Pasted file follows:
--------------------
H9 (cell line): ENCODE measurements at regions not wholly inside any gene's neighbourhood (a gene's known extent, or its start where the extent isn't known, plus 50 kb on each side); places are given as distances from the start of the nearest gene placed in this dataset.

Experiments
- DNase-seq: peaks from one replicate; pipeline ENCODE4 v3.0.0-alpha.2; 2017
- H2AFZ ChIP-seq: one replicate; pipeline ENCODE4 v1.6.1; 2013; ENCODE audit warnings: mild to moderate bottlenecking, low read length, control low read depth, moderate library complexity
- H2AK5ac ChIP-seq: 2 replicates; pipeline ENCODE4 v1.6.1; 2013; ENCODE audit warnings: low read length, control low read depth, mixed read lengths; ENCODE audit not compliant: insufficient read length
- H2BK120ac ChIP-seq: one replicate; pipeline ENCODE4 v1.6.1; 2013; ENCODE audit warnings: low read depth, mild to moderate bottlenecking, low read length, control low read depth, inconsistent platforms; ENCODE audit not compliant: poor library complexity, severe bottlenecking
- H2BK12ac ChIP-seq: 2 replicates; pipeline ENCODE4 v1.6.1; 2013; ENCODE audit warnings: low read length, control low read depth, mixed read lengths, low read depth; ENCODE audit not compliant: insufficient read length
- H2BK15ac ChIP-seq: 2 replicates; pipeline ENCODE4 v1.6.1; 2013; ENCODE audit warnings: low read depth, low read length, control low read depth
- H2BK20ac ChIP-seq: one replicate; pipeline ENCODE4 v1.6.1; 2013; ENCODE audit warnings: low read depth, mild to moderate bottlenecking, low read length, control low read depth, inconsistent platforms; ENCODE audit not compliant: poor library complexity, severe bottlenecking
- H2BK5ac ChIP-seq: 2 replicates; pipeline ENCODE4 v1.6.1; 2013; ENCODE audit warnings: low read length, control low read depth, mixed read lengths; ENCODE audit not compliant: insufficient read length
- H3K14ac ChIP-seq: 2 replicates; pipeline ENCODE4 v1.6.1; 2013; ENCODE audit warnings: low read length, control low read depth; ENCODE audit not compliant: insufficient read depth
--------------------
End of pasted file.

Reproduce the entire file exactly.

H9 (cell line): ENCODE measurements at regions not wholly inside any gene's neighbourhood (a gene's known extent, or its start where the extent isn't known, plus 50 kb on each side); places are given as distances from the start of the nearest gene placed in this dataset.

Experiments
- DNase-seq: peaks from one replicate; pipeline ENCODE4 v3.0.0-alpha.2; 2017
- H2AFZ ChIP-seq: one replicate; pipeline ENCODE4 v1.6.1; 2013; ENCODE audit warnings: mild to moderate bottlenecking, low read length, control low read depth, moderate library complexity
- H2AK5ac ChIP-seq: 2 replicates; pipeline ENCODE4 v1.6.1; 2013; ENCODE audit warnings: low read length, control low read depth, mixed read lengths; ENCODE audit not compliant: insufficient read length
- H2BK120ac ChIP-seq: one replicate; pipeline ENCODE4 v1.6.1; 2013; ENCODE audit warnings: low read depth, mild to moderate bottlenecking, low read length, control low read depth, inconsistent platforms; ENCODE audit not compliant: poor library complexity, severe bottlenecking
- H2BK12ac ChIP-seq: 2 replicates; pipeline ENCODE4 v1.6.1; 2013; ENCODE audit warnings: low read length, control low read depth, mixed read lengths, low read depth; ENCODE audit not compliant: insufficient read length
- H2BK15ac ChIP-seq: 2 replicates; pipeline ENCODE4 v1.6.1; 2013; ENCODE audit warnings: low read depth, low read length, control low read depth
- H2BK20ac ChIP-seq: one replicate; pipeline ENCODE4 v1.6.1; 2013; ENCODE audit warnings: low read depth, mild to moderate bottlenecking, low read length, control low read depth, inconsistent platforms; ENCODE audit not compliant: poor library complexity, severe bottlenecking
- H2BK5ac ChIP-seq: 2 replicates; pipeline ENCODE4 v1.6.1; 2013; ENCODE audit warnings: low read length, control low read depth, mixed read lengths; ENCODE audit not compliant: insufficient read length
- H3K14ac ChIP-seq: 2 replicates; pipeline ENCODE4 v1.6.1; 2013; ENCODE audit warnings: low read length, control low read depth; ENCODE audit not compliant: insufficient read depth